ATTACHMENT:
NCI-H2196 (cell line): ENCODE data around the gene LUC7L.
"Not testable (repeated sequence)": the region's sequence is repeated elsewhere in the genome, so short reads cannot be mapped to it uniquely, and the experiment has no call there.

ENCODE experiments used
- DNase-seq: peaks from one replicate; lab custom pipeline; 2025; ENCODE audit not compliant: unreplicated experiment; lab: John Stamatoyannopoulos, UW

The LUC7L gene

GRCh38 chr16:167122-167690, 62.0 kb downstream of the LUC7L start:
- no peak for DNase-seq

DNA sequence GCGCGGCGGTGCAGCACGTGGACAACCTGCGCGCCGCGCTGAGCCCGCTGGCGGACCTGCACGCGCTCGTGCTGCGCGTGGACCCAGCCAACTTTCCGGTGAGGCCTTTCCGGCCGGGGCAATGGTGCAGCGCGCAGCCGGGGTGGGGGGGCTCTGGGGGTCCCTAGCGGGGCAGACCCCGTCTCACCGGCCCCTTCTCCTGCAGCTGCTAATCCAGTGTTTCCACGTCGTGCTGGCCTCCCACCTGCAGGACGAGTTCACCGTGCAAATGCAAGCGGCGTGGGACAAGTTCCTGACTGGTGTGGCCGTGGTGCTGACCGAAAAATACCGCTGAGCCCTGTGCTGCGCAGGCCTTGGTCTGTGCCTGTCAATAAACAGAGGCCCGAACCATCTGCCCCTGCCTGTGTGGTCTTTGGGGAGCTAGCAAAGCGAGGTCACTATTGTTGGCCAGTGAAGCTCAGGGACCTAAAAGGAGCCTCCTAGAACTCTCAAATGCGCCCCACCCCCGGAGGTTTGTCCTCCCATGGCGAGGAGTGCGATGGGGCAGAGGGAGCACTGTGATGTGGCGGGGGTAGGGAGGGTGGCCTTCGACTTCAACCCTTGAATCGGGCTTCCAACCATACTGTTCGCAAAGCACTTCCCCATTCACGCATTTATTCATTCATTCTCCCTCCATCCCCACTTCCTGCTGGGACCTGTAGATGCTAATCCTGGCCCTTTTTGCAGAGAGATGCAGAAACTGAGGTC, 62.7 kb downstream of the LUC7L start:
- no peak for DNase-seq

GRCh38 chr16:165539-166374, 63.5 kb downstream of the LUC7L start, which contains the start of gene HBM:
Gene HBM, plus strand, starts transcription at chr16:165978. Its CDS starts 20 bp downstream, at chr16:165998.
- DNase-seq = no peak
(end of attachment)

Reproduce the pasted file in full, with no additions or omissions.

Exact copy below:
NCI-H2196 (cell line): ENCODE data around the gene LUC7L.
"Not testable (repeated sequence)": the region's sequence is repeated elsewhere in the genome, so short reads cannot be mapped to it uniquely, and the experiment has no call there.

ENCODE experiments used
- DNase-seq: peaks from one replicate; lab custom pipeline; 2025; ENCODE audit not compliant: unreplicated experiment; lab: John Stamatoyannopoulos, UW

The LUC7L gene

GRCh38 chr16:167122-167690, 62.0 kb downstream of the LUC7L start:
- no peak for DNase-seq

DNA sequence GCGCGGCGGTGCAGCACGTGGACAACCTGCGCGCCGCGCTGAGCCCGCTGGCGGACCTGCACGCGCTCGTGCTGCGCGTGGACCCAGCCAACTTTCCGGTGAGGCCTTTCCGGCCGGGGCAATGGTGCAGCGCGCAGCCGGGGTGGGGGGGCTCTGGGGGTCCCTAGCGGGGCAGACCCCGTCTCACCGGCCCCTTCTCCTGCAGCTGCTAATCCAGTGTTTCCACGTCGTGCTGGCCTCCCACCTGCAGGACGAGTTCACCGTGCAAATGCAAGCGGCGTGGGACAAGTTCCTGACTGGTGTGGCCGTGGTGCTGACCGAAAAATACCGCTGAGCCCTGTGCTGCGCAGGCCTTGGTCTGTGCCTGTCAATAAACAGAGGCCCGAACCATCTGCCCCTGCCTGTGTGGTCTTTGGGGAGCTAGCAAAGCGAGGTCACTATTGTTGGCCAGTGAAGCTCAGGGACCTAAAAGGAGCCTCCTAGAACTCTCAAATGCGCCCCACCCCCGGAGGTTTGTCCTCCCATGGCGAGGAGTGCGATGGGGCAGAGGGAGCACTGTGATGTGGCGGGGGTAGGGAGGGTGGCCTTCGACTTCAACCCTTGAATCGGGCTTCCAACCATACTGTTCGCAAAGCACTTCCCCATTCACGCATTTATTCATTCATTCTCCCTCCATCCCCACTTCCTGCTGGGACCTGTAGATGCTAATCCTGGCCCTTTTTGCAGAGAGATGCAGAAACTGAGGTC, 62.7 kb downstream of the LUC7L start:
- no peak for DNase-seq

GRCh38 chr16:165539-166374, 63.5 kb downstream of the LUC7L start, which contains the start of gene HBM:
Gene HBM, plus strand, starts transcription at chr16:165978. Its CDS starts 20 bp downstream, at chr16:165998.
- DNase-seq = no peak